There’s something odd about Dean Poynor’s “Together We Are Making a Poem in Honor of Life.”

The play explores what happens when memories threaten to fade after Brian (Poynor) and his wife Rebecca (Monica Wyche) lose their child in a school shooting. The two person show takes place entirely within the circled chairs of a support group meeting. For something as difficult to discuss as the loss of a child, even a fictional one, it’s very intimate.

The oddness comes from not really feeling invited in. The actors repeatedly acknowledge audience members (their fellow support group members) as friends with whom they can have intimate conversations (and, occasionally, fights).

But audience members are not friends and don’t know the backstory. As a result, a barrier develops between the audience and the couple. That divide is perhaps most apparent when Brian cracks a joke during the meeting. It lands awkwardly with audience members, who seem uncertain whether it’s appropriate to laugh.

The play treats exposition and backstory as secondary, wanting to focus instead on the characters and making it hard for patrons to invest emotionally in the play.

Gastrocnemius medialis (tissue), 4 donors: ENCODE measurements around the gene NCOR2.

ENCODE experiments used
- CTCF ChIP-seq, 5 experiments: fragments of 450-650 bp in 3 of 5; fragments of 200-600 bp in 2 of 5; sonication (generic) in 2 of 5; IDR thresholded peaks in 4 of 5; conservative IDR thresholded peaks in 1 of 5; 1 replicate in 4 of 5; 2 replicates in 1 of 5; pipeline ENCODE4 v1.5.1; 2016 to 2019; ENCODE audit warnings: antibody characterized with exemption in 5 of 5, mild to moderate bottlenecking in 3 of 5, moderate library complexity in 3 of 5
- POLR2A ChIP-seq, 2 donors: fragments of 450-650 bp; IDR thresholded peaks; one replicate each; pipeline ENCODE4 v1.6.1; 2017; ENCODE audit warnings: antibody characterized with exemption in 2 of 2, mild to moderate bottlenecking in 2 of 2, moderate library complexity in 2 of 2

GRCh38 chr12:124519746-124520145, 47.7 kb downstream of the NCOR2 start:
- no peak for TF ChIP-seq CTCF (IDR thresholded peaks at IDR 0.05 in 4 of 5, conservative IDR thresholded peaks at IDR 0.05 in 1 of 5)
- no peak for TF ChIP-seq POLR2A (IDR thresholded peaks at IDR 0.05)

It’s a flaw the most empathetic in the audience likely can overlook, for the play includes some shining gems. Wyche and Poynor, under director Anne Kelly Tromsness’ guidance, spend most of the play on opposite ends of the circle, as if to emphasize how far apart they have become in their relationship. The unease between them is palpable.

One particularly powerful moment comes when Rebecca, struggling to remember her son, asks Brian for help. He assumes the “role” of their son, conversing with his "mother." The simple scene, one in which the rest of the support group seems to fade away, offers an unobstructed view into how these characters are truly coping.

The trouble is, gems like this come in the second half of this 70-minute play. During the first half, patrons might find themselves piecing together what is happening on stage. The passage of time is hard to track and when the play takes a swing at the gun control issue, as surely is its right, it loses the personal connection to the couple's story.

The theatrical conceits of the play — that support group circle setup — prevent the audience from experiencing Brian and Rebecca’s full emotional turmoil. But as the play reaches its emotional end, one look into Poynor's and Wyche’s eyes shows just how acutely their characters' pain is felt.

Reviewer J.R. Pierce is a Goldring Arts Journalist at Syracuse University.